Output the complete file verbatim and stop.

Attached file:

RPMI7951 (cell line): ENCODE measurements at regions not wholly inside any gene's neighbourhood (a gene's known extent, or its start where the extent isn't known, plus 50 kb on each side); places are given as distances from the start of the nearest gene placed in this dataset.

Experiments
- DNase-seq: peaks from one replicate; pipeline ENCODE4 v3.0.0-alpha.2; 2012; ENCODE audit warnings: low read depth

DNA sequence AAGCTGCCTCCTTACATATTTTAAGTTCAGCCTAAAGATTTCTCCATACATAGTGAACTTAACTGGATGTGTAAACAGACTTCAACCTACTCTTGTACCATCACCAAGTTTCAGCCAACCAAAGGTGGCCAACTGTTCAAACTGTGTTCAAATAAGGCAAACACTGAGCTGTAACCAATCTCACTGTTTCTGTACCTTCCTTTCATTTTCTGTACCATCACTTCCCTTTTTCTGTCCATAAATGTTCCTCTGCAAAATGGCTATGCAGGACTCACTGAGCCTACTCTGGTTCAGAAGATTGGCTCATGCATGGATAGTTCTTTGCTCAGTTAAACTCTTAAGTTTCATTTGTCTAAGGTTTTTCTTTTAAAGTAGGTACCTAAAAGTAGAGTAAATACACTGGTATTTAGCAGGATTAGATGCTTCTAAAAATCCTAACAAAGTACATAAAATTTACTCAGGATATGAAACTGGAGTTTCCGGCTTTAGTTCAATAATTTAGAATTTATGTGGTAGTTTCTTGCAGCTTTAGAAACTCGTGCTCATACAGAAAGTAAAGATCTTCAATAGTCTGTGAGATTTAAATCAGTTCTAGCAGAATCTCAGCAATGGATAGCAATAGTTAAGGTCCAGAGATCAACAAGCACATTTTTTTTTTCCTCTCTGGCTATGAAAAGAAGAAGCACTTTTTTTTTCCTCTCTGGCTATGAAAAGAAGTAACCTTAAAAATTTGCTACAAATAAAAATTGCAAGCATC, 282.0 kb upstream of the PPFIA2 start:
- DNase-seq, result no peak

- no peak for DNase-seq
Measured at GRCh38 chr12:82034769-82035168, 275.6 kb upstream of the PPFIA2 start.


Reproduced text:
RPMI7951 (cell line): ENCODE measurements at regions not wholly inside any gene's neighbourhood (a gene's known extent, or its start where the extent isn't known, plus 50 kb on each side); places are given as distances from the start of the nearest gene placed in this dataset.

Experiments
- DNase-seq: peaks from one replicate; pipeline ENCODE4 v3.0.0-alpha.2; 2012; ENCODE audit warnings: low read depth

DNA sequence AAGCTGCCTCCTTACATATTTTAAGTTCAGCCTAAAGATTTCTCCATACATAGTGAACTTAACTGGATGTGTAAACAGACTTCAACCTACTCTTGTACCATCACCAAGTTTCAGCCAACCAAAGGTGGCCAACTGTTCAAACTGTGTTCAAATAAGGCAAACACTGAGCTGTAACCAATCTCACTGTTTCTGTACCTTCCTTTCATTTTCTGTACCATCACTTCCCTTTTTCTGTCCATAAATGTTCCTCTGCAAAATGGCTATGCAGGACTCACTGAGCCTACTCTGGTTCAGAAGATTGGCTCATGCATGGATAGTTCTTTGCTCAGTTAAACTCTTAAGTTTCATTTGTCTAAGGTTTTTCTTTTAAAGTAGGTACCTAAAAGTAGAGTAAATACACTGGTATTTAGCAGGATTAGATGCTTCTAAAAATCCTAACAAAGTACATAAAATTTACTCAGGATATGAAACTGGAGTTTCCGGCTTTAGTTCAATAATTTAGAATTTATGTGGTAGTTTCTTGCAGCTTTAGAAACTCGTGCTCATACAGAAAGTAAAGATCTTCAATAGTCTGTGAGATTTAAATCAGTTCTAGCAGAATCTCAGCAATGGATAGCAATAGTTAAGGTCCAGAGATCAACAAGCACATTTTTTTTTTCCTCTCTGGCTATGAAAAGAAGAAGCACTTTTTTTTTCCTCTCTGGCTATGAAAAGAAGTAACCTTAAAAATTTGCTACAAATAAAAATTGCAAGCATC, 282.0 kb upstream of the PPFIA2 start:
- DNase-seq, result no peak

- no peak for DNase-seq
Measured at GRCh38 chr12:82034769-82035168, 275.6 kb upstream of the PPFIA2 start.